In this post we will be sharing how to make lacto-fermented Tepache. This is by far one of the easiest and most delicious drink we make! And it is absolutely wonderful for your gut health as well. What’s not to like? Give it a try and you’re sure to fall in love with this delicious, summer-time favorite!
What is Tepache?
Tepache has a long history in Mexico, where it is originally from. It is a lacto-fermented beverage made from the skins of a pineapple. Tepache is known as a wild fermentation beverage, because it uses the wild yeast and bacteria found on the outside of the pineapple fruit. It would probably be helpful when making your pineapple tepache to make it with an organic pineapple, but to be honest, I just used a pineapple I could easily get from my local grocery store.
What is Lacto-Fermentation?
Lacto-fermentation is a process by which bacteria and yeast break down sugars to form small amounts of alcohol, enzymes, and lactic acid. Consuming beverages made by lacto-fermentation helps the body by supplying mineral ions that are used when you exert your body, and helps you to digest your food through the work of the yeast and lactobacillus, that produce the enzymes, acetic acid, and lactic acid. Lacto-fermented foods and drinks help to make your gut a place of life-giving health. To try another lacto-fermented drink, click here.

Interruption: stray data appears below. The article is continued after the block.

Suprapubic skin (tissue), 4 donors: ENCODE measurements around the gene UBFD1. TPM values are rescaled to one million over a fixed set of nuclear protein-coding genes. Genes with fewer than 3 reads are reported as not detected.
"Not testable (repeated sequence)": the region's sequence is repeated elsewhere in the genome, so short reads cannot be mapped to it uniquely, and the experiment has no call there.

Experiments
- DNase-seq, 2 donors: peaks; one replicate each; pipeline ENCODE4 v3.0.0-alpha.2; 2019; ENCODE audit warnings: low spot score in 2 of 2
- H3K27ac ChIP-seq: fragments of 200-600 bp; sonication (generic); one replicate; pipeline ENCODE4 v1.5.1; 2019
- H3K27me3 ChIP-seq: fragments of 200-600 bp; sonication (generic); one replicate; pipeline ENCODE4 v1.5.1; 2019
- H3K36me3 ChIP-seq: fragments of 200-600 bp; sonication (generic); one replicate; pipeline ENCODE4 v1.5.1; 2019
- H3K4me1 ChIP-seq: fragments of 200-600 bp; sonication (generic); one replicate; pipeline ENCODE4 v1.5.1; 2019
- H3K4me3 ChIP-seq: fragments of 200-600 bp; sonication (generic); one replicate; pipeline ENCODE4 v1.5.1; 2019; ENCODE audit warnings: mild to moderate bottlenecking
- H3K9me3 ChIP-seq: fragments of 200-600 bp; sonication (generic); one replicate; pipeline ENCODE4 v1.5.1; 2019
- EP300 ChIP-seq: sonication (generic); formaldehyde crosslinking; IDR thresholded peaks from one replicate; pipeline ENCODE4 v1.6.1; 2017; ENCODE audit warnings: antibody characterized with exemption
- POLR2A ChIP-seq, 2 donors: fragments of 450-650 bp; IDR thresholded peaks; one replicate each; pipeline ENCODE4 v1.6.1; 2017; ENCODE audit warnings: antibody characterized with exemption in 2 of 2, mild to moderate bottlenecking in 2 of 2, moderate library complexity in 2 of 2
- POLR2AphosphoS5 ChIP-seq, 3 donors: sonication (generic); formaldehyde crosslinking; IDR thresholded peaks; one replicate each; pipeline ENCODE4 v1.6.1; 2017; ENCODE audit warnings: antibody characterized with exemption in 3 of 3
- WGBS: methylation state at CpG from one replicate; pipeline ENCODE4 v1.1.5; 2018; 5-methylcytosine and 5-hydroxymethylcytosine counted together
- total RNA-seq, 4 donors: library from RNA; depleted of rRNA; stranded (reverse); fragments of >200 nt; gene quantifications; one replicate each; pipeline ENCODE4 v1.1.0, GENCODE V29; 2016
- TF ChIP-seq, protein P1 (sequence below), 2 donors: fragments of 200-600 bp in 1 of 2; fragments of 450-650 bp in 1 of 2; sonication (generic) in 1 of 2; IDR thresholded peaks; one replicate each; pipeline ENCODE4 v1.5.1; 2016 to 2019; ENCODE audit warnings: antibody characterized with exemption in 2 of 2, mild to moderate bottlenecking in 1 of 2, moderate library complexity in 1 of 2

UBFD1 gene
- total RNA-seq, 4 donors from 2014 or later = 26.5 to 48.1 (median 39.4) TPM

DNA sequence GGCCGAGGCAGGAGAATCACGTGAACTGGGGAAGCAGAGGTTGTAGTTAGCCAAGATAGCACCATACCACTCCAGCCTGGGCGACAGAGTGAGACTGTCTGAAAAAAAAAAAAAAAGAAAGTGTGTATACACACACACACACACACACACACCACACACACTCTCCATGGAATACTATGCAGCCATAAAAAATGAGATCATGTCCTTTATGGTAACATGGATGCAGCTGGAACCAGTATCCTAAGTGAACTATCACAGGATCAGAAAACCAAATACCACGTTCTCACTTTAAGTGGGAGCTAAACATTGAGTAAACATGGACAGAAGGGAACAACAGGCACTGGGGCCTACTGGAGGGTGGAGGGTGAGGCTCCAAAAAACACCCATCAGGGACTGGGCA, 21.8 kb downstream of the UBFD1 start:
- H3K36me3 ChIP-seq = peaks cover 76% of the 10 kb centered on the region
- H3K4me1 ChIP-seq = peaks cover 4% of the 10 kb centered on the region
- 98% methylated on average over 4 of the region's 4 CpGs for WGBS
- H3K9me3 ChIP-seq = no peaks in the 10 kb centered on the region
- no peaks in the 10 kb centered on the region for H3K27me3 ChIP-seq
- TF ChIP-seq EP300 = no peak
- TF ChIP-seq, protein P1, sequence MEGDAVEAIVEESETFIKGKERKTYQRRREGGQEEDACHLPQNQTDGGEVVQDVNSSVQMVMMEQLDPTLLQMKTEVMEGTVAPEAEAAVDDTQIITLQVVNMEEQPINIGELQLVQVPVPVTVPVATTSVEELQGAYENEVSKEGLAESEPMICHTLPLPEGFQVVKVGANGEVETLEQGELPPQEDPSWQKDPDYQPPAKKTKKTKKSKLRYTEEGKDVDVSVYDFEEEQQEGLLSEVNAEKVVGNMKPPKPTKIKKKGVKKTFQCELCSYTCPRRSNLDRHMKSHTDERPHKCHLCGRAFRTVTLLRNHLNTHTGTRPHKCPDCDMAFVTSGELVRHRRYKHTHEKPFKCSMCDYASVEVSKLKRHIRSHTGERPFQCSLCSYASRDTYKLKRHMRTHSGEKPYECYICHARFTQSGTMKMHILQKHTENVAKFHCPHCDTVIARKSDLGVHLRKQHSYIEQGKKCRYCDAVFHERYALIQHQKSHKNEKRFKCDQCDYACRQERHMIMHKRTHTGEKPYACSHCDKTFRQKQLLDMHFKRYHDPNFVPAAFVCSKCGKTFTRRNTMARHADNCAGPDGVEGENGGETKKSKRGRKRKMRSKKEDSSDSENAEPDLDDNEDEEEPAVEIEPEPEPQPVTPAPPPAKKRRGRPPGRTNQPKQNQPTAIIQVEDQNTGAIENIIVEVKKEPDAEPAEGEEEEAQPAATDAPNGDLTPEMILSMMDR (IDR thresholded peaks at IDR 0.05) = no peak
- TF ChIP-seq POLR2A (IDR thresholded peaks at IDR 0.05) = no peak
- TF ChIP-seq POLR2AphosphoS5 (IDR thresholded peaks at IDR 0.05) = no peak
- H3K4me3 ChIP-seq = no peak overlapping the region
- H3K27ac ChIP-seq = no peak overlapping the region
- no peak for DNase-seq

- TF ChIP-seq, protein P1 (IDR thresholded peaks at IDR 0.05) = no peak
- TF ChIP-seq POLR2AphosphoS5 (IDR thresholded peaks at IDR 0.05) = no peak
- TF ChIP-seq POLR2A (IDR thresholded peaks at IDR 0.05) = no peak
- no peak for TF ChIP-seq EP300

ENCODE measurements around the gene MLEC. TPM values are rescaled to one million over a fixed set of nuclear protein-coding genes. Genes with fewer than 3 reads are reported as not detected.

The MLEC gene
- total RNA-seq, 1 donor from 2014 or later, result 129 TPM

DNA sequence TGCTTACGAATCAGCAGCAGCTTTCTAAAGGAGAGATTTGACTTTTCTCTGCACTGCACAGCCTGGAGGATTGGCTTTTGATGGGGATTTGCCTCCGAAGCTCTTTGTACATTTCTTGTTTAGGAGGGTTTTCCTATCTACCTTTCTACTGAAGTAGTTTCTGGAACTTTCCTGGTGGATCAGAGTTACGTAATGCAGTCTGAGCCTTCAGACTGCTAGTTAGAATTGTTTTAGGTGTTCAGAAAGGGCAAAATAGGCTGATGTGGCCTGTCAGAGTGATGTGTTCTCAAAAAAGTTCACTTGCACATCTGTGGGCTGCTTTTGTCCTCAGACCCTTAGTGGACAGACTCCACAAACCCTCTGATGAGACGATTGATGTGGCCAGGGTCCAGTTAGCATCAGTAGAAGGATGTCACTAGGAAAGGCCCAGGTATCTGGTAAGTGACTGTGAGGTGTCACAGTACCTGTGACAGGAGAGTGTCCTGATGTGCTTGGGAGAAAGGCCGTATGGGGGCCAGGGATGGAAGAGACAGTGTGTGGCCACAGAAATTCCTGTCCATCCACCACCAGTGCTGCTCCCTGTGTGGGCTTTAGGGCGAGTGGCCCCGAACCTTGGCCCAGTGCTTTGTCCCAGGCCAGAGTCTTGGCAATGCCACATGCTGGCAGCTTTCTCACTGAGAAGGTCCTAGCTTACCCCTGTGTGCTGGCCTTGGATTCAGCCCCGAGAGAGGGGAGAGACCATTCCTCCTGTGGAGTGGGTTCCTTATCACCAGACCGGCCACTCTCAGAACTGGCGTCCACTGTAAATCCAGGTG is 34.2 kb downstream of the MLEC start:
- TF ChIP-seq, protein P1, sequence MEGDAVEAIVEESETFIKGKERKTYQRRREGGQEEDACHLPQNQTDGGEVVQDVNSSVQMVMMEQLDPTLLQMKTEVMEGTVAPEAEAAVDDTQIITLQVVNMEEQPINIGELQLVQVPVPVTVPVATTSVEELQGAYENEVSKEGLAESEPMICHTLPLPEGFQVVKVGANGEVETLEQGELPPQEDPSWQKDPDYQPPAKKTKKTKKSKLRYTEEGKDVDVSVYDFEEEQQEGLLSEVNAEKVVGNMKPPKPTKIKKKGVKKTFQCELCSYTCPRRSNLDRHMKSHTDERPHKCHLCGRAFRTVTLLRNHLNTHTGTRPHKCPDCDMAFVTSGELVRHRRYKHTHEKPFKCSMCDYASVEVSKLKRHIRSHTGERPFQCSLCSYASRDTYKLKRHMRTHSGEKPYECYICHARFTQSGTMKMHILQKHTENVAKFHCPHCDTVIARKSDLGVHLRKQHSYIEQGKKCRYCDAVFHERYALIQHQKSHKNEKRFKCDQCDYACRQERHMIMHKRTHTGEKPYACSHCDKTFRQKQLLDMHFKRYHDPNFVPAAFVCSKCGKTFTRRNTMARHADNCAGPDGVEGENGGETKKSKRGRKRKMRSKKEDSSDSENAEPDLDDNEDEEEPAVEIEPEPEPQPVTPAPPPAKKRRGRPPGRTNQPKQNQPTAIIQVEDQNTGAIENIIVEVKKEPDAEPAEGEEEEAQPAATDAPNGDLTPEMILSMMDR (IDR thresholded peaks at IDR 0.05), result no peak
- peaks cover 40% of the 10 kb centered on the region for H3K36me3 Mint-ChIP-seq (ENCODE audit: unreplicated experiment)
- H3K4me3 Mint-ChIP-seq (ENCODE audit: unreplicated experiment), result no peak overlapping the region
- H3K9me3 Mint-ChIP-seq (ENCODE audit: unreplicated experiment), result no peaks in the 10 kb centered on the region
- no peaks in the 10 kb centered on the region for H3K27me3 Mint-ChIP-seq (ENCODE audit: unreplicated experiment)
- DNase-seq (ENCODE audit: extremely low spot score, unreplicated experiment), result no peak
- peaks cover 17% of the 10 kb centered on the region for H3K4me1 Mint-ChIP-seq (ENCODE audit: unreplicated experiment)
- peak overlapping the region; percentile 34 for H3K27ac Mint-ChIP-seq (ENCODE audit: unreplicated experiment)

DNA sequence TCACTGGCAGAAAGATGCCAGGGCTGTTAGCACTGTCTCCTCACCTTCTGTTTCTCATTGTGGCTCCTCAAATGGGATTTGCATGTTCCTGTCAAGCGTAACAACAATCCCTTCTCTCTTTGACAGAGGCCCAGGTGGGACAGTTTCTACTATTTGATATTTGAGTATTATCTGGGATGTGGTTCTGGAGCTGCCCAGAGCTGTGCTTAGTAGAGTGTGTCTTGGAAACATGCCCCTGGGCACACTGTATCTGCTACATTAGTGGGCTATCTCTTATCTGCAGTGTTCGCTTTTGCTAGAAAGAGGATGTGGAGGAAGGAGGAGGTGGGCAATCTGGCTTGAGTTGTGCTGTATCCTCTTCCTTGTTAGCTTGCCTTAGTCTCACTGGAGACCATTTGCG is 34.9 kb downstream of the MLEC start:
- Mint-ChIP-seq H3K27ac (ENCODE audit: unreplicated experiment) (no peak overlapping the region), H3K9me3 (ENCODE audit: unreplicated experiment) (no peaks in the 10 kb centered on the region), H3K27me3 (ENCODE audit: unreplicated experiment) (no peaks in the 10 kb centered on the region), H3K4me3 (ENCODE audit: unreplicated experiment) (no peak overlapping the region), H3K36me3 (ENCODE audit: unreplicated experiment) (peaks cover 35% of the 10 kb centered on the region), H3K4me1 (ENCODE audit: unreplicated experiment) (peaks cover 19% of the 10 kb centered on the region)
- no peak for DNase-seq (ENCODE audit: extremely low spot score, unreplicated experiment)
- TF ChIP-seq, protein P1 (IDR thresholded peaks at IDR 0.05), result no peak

What You’ll Need to Make Lacto-Fermented Tepache
What you will need to get started
How to Make Lacto-Fermented Tepache
How to Bottle Lacto-Fermented Tepache
Lacto-Fermented Tepache Variations
There are several variations of Tepache. We have made Tepache with Mexican panela sugar instead of regular cain sugar. You can add ginger, coconut, or coconut extract to your Tepache. Recently we fermented our Tepache with some clove and cinnamon as well. We’ve even heard of adding habanero peppers to the mix! When I make my tepache I love to add coconut, as it makes it taste even more tropical. Don’t afraid to add other flavors!
How I Like to Serve Tepache
Tepache is wonderful drink to make into a mocktail. Mocktails are for adults who are trying to avoid alcohol or for children. It makes a fun treat for the kiddos! I like to take a wine glass and add ice, tepache, a squeeze of fresh lime, a real Italian Amarena cherry, and a super kitsch umbrella. It feels like you are on vacation. It’s really nice with a splash of lime sparking water as well. This is a very fun and frugal drink to serve for a summer party.
Other Lacto-Fermentation Resources
My favorite book on lacto-fermented drinks is “Fermented Probiotic Drinks At Home” by Felicity Evans. This book is beautifully and simply written. The recipes are out of this world delicious, frugal, and utterly approachable. The second book I highly recommend is Nourishing Traditions by Sally Fallon and Mary Enig. It is the bible for food and drinks for the Weston A. Price Foundation. The third book I really enjoyed is “The Big Book Of Kombucha” by Hannah Crum and Alex LaGory. You will learn all you need to know about Kombucha from this awesome book. My fourth and final book is “Artisan Drinks” by Lindy Wildsmith. This is a book that is full of old-fashioned, old-world traditional lacto-fermented drinks from England and Europe.
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